What the city unleashed in November was the equivalent of a full-court press. San Antonio’s hard recruiting push took shape on multiple fronts, involving dozens of local-area public and private-sector entities. "This was a community effort that was even broader than the one that brought the Toyota plant to San Antonio in 2003," says Hernandez.
One big part of the city’s push centered on education. San Antonio wanted to demonstrate that it had more than enough higher-education muscle to meet Medtronic’s immediate labor needs.
To make that case, local recruiters marshaled the chief job placement officers at all of the city’s 14 universities and colleges. Those educational executives met with visiting Medtronic officials. And they came bearing resumes, lots of them, from students getting ready to graduate.
Medtronic’s team then left San Antonio, but the education push continued. The EDF kept gathering up large numbers of student resumes, stuffing them in large envelopes, and sending them off to Medtronic Diabetes’ headquarters in Northridge, Calif.
"Medtronic finally called us and said, ‘Stop doing that,’ " Hernandez chuckles. "I think we showed them that we are very much a college town. We don’t have a huge college campus here, but we do have almost 125,000 students in local colleges and universities."
Medtronic’s northwest San Antonio site also gives the company the kind of educational proximity that can foster town-gown collaboration. The Overlook at the Rim building, for example, sits near the largest of the city’s nine universities, three colleges and two community colleges: the University of Texas at San Antonio (UTSA), which has more than 28,500 students. In addition, UTSA’s Business College is San Antonio’s largest undergrad business school, with 5,100 students.
San Antonio further strengthened its case with Medtronic by mobilizing officials with many of the major players that had local back-offices or operations centers. Medtronic’s team, for example, talked with Caremark Prescription Service, which has 1,500 San Antonio employees. They also had discussions with Medco and Healthways, which a year ago set up a 200-employee collaborative center in town that provides personalized patient support and advocacy services.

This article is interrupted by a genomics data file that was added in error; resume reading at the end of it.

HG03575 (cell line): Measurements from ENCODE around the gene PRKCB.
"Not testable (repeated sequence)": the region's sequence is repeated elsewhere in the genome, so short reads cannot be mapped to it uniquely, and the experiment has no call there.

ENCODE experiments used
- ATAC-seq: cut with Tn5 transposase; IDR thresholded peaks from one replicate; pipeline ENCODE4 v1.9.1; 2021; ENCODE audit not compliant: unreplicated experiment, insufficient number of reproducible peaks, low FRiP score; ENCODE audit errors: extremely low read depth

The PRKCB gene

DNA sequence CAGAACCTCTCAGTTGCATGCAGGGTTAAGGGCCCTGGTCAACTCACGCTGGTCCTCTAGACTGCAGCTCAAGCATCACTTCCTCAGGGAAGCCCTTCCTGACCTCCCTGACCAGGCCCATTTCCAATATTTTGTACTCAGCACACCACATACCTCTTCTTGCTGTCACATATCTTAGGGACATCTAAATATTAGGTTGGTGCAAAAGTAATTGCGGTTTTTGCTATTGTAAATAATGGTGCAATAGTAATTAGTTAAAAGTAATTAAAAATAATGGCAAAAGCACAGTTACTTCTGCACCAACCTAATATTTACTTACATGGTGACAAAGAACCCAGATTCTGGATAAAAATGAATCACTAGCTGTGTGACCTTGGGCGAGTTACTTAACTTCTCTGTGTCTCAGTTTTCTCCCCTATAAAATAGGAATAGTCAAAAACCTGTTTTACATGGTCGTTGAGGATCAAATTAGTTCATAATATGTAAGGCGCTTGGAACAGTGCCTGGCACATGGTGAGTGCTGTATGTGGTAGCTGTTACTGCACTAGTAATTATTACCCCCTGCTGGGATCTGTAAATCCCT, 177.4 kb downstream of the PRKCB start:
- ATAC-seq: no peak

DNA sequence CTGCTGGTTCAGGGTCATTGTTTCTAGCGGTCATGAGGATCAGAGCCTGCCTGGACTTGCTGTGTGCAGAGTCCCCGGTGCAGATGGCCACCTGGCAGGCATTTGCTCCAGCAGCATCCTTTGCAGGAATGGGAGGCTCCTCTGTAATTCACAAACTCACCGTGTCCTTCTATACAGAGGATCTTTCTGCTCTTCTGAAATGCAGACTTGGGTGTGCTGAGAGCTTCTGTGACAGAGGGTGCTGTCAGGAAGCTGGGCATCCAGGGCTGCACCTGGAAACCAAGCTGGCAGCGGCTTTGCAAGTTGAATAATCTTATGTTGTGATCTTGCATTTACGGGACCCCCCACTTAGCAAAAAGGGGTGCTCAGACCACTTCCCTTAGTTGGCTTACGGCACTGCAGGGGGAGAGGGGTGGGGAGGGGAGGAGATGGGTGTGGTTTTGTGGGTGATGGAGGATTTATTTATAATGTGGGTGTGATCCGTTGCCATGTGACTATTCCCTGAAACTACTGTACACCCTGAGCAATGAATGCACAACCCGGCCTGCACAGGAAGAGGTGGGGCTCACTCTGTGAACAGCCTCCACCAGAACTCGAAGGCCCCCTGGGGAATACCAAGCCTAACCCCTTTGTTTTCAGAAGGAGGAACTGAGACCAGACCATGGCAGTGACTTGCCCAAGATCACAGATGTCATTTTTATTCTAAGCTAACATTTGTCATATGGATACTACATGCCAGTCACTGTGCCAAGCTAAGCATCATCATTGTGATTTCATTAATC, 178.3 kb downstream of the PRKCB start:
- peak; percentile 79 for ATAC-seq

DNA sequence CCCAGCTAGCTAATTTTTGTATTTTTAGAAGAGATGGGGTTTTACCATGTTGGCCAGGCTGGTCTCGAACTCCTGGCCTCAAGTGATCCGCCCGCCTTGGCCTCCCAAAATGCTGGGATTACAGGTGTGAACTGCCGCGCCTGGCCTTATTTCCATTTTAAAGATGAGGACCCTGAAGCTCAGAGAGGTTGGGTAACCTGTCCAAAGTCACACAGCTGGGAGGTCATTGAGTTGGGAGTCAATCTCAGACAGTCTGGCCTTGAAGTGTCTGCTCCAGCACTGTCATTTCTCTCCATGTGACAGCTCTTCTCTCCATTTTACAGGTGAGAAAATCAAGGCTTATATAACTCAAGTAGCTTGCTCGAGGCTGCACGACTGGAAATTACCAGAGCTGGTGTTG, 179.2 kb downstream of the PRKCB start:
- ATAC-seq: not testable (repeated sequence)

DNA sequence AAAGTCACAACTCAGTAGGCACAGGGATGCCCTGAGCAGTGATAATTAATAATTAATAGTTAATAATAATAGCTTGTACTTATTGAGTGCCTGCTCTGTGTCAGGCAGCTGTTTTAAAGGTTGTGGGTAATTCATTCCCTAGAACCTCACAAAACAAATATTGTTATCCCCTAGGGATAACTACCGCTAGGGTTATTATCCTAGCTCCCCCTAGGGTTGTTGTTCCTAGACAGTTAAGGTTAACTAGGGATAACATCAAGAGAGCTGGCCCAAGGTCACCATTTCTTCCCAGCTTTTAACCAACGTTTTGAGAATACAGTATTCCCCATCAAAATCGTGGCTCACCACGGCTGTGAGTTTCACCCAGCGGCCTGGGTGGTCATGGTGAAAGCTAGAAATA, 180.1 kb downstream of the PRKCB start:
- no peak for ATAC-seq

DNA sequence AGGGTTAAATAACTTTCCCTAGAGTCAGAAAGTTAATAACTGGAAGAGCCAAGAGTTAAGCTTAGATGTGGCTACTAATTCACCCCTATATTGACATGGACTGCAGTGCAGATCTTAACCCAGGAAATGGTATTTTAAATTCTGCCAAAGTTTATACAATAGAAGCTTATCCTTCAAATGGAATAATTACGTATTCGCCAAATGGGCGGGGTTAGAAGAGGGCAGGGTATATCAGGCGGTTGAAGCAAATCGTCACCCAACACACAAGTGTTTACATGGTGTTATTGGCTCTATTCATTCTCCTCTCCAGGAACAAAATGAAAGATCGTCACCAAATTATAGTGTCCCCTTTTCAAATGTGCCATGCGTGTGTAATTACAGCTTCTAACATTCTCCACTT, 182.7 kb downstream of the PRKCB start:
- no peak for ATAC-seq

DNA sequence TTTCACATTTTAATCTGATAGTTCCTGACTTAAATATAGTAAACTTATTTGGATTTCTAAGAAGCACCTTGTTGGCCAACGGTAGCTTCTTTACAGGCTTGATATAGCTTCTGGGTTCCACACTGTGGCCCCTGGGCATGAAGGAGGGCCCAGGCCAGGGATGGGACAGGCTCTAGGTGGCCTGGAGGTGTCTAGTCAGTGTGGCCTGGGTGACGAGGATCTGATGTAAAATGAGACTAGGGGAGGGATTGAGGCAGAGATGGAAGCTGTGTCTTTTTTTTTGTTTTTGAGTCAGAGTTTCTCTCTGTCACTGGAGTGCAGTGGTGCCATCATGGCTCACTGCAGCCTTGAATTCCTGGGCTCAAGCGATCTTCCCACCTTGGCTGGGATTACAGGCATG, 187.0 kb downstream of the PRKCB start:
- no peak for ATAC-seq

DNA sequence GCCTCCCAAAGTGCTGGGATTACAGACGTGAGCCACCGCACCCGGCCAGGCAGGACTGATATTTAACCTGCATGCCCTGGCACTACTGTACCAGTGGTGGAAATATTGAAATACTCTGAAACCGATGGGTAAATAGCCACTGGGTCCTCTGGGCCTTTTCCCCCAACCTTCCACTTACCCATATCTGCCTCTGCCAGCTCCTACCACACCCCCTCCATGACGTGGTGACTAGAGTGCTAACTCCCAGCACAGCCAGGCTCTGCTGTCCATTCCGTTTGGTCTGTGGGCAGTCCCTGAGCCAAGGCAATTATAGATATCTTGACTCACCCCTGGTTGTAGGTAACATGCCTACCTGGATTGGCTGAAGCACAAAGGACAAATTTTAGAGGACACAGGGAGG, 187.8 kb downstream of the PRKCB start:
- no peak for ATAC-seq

Making the Back-Office Case
Even companies from outside the health-care sector pitched in to make the case for San Antonio. Insurance giant USAA, for example, hosted a breakfast for visiting Medtronic officials. USAA has about 16,000 San Antonio employees, most of them in back-office functions.
"That kind of interaction with other people that had local back-office and operations centers was very, very important," says Hernandez.
Even so, those meetings only affirmed what Medtronic executives thought they’d find in San Antonio.
"When we were one of the 21 cities that Medtronic was still considering, we were there primarily because we were ranked as a good back-office city," says Hernandez. "We scored well in areas like labor force trends, costs, infrastructure and area growth."
But San Antonio had another bigger perceptual challenge to conquer for it to have any shot at the Medtronic project. The city knew that it needed to make a major push to emphasize its strengths in medicine, research and technology.
San Antonio didn’t need smoke and mirrors to make its case as a high-end medical center.
Making the Case as ‘a Technology Center’
One of every seven employees in the city, in fact, works in health care or bioscience. Accounting for some 120,000 workers, health care and bioscience is San Antonio’s largest employment sector, as well as its fastest growing. And many of those San Antonians work at institutions on the leading edge of medical technology and research.
"We mobilized the health-care community," says Hernandez. "We brought in the head of the University of Texas Health Science Center (UTHSC) to meet with the Medtronic team. We brought in the head of the Texas Diabetes Institute, which is the largest institute of its kind in the country. And we brought in the Southwest Foundation of Biomedical Research and the Southwest Research Institute.
"Those facilities are some of the best in the world," he continues. "Medtronic really wasn’t that familiar with that aspect of San Antonio. They initially ranked us much lower in that area. But we are a technology center."